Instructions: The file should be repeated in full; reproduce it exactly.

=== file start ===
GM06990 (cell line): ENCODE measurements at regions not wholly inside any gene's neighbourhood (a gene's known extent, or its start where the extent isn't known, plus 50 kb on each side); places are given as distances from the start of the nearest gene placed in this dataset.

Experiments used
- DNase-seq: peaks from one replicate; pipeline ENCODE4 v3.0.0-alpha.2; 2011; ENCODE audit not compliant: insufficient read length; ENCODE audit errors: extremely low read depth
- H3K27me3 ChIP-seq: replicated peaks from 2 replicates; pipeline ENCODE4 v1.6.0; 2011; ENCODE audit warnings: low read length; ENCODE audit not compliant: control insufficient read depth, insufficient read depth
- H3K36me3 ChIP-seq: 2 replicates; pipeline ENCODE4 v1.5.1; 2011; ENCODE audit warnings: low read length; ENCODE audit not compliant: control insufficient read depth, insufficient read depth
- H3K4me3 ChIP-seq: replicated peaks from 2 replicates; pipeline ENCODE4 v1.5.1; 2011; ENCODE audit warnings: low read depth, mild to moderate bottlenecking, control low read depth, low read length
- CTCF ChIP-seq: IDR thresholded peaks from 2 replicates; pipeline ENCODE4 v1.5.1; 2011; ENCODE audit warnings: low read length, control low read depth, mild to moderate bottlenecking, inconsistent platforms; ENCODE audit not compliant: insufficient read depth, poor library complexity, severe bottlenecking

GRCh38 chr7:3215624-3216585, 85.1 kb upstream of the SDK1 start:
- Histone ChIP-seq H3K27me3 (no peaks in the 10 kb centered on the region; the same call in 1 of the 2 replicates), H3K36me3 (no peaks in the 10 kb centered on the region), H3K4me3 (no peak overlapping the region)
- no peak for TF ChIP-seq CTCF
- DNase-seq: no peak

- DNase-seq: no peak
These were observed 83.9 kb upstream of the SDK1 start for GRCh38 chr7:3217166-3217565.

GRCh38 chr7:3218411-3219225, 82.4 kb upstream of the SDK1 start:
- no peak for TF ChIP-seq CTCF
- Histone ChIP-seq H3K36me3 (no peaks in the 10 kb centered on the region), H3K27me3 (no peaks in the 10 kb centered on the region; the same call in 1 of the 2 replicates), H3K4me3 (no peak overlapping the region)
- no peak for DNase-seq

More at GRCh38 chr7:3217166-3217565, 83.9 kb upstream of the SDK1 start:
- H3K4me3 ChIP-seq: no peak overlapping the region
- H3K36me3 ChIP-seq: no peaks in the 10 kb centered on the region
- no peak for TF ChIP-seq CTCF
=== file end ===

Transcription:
GM06990 (cell line): ENCODE measurements at regions not wholly inside any gene's neighbourhood (a gene's known extent, or its start where the extent isn't known, plus 50 kb on each side); places are given as distances from the start of the nearest gene placed in this dataset.

Experiments used
- DNase-seq: peaks from one replicate; pipeline ENCODE4 v3.0.0-alpha.2; 2011; ENCODE audit not compliant: insufficient read length; ENCODE audit errors: extremely low read depth
- H3K27me3 ChIP-seq: replicated peaks from 2 replicates; pipeline ENCODE4 v1.6.0; 2011; ENCODE audit warnings: low read length; ENCODE audit not compliant: control insufficient read depth, insufficient read depth
- H3K36me3 ChIP-seq: 2 replicates; pipeline ENCODE4 v1.5.1; 2011; ENCODE audit warnings: low read length; ENCODE audit not compliant: control insufficient read depth, insufficient read depth
- H3K4me3 ChIP-seq: replicated peaks from 2 replicates; pipeline ENCODE4 v1.5.1; 2011; ENCODE audit warnings: low read depth, mild to moderate bottlenecking, control low read depth, low read length
- CTCF ChIP-seq: IDR thresholded peaks from 2 replicates; pipeline ENCODE4 v1.5.1; 2011; ENCODE audit warnings: low read length, control low read depth, mild to moderate bottlenecking, inconsistent platforms; ENCODE audit not compliant: insufficient read depth, poor library complexity, severe bottlenecking

GRCh38 chr7:3215624-3216585, 85.1 kb upstream of the SDK1 start:
- Histone ChIP-seq H3K27me3 (no peaks in the 10 kb centered on the region; the same call in 1 of the 2 replicates), H3K36me3 (no peaks in the 10 kb centered on the region), H3K4me3 (no peak overlapping the region)
- no peak for TF ChIP-seq CTCF
- DNase-seq: no peak

- DNase-seq: no peak
These were observed 83.9 kb upstream of the SDK1 start for GRCh38 chr7:3217166-3217565.

GRCh38 chr7:3218411-3219225, 82.4 kb upstream of the SDK1 start:
- no peak for TF ChIP-seq CTCF
- Histone ChIP-seq H3K36me3 (no peaks in the 10 kb centered on the region), H3K27me3 (no peaks in the 10 kb centered on the region; the same call in 1 of the 2 replicates), H3K4me3 (no peak overlapping the region)
- no peak for DNase-seq

More at GRCh38 chr7:3217166-3217565, 83.9 kb upstream of the SDK1 start:
- H3K4me3 ChIP-seq: no peak overlapping the region
- H3K36me3 ChIP-seq: no peaks in the 10 kb centered on the region
- no peak for TF ChIP-seq CTCF